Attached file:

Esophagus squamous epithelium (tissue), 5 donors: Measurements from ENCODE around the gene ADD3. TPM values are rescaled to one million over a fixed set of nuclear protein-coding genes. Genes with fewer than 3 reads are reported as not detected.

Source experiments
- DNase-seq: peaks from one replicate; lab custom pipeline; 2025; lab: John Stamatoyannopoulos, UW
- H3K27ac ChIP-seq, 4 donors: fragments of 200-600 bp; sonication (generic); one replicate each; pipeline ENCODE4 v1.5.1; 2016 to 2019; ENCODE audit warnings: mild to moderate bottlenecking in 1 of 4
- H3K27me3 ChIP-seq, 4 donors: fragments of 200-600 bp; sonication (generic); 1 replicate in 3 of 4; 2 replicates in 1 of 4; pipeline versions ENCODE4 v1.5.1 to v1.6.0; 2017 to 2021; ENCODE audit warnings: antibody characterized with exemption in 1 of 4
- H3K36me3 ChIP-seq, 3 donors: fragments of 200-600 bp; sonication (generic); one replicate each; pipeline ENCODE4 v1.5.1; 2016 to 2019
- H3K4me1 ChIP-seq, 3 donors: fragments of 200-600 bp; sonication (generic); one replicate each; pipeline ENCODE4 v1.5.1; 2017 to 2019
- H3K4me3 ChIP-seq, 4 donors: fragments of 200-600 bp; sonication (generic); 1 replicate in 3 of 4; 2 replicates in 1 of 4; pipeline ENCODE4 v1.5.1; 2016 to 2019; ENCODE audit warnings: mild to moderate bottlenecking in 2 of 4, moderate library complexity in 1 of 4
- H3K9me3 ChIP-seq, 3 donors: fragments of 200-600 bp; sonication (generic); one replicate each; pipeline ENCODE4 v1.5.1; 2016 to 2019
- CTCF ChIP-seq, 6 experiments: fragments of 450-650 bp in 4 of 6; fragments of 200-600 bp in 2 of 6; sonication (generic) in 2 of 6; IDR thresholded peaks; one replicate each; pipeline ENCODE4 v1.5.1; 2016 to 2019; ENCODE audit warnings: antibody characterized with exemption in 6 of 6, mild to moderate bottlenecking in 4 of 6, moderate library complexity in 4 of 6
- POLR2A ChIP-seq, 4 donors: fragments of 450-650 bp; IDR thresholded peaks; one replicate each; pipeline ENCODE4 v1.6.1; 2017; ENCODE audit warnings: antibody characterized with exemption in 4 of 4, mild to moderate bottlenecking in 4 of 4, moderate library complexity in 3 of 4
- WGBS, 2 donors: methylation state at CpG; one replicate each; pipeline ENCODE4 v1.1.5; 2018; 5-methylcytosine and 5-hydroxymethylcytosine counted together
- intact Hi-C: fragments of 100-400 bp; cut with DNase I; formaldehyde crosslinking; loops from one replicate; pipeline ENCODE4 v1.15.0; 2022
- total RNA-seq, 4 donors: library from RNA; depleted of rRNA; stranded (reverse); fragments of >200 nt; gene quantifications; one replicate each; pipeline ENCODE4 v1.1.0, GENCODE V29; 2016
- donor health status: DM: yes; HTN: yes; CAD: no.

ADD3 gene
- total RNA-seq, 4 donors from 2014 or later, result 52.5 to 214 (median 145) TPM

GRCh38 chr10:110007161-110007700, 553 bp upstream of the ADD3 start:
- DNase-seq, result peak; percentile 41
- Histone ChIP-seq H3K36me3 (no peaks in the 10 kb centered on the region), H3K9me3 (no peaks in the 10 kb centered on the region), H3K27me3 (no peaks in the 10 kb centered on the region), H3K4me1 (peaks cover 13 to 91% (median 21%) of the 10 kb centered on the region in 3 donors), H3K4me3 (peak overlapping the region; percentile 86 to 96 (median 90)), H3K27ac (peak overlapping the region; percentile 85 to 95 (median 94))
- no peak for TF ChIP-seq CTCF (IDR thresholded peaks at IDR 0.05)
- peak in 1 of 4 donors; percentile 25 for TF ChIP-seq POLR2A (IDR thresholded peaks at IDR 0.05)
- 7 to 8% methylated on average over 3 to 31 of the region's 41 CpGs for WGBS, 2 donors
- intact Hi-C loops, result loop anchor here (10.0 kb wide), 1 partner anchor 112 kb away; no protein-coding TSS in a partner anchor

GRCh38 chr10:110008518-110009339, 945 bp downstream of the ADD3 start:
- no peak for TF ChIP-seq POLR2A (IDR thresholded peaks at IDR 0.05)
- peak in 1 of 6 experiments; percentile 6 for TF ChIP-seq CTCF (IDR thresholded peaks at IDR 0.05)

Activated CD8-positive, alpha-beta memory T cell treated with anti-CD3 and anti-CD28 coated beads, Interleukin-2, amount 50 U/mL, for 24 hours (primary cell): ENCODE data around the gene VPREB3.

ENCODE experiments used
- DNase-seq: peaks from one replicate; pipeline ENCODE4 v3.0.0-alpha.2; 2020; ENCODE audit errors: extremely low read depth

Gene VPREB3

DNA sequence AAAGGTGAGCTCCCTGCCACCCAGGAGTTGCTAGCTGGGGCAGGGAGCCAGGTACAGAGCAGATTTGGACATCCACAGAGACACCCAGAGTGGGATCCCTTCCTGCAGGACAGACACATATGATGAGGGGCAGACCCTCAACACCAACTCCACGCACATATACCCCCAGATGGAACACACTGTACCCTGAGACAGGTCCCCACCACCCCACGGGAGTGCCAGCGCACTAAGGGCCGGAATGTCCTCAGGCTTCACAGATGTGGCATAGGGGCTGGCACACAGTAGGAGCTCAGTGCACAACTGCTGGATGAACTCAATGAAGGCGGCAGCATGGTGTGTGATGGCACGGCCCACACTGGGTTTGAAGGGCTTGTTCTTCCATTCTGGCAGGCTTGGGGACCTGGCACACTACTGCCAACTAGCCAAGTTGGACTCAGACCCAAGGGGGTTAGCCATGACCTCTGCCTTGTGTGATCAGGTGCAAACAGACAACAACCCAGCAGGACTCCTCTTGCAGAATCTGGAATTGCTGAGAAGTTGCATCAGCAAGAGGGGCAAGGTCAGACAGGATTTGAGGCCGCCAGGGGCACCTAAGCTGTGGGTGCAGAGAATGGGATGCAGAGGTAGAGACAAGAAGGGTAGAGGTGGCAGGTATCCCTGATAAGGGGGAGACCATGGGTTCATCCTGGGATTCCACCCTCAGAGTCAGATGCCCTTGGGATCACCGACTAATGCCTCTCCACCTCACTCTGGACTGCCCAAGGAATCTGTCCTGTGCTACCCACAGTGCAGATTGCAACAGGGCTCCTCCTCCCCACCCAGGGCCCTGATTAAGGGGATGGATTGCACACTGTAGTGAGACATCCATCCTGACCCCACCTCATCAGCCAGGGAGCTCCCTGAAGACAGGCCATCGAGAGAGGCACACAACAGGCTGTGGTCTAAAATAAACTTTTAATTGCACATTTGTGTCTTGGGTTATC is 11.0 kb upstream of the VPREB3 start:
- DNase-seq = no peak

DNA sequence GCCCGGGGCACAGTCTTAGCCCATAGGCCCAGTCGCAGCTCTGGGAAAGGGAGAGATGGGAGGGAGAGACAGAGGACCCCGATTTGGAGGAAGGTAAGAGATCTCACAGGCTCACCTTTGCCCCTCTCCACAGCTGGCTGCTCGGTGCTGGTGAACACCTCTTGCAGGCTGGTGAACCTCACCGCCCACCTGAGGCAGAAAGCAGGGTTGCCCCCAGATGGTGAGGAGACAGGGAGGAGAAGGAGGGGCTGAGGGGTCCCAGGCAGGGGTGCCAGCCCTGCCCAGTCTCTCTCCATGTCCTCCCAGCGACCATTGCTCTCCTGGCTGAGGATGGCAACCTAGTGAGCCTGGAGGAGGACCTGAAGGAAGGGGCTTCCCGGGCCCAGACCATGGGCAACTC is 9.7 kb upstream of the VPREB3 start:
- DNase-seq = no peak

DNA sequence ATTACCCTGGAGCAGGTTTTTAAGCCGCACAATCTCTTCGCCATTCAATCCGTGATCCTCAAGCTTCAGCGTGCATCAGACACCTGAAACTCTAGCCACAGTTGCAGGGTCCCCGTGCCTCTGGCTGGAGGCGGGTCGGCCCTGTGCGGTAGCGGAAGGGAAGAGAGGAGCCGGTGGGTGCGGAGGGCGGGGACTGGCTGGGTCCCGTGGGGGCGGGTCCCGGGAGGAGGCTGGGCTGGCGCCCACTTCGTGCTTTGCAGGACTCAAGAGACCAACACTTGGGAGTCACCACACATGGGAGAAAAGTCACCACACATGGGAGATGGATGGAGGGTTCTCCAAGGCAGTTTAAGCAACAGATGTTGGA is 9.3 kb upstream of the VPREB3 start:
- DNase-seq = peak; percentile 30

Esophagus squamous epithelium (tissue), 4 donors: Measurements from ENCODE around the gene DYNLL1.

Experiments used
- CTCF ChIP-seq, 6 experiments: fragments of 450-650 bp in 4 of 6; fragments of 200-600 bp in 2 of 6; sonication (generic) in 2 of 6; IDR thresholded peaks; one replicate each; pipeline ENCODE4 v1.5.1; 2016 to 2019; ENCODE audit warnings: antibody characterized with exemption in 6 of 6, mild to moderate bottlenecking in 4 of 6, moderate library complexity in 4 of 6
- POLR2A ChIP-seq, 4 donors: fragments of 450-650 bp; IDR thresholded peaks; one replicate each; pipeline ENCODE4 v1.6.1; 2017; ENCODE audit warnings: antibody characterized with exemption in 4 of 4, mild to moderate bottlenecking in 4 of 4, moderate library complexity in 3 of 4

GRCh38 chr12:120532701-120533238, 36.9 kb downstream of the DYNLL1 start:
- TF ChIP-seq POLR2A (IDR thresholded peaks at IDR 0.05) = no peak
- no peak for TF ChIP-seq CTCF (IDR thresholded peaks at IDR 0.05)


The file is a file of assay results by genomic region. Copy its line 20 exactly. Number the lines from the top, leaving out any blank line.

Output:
- Histone ChIP-seq H3K36me3 (no peaks in the 10 kb centered on the region), H3K9me3 (no peaks in the 10 kb centered on the region), H3K27me3 (no peaks in the 10 kb centered on the region), H3K4me1 (peaks cover 13 to 91% (median 21%) of the 10 kb centered on the region in 3 donors), H3K4me3 (peak overlapping the region; percentile 86 to 96 (median 90)), H3K27ac (peak overlapping the region; percentile 85 to 95 (median 94))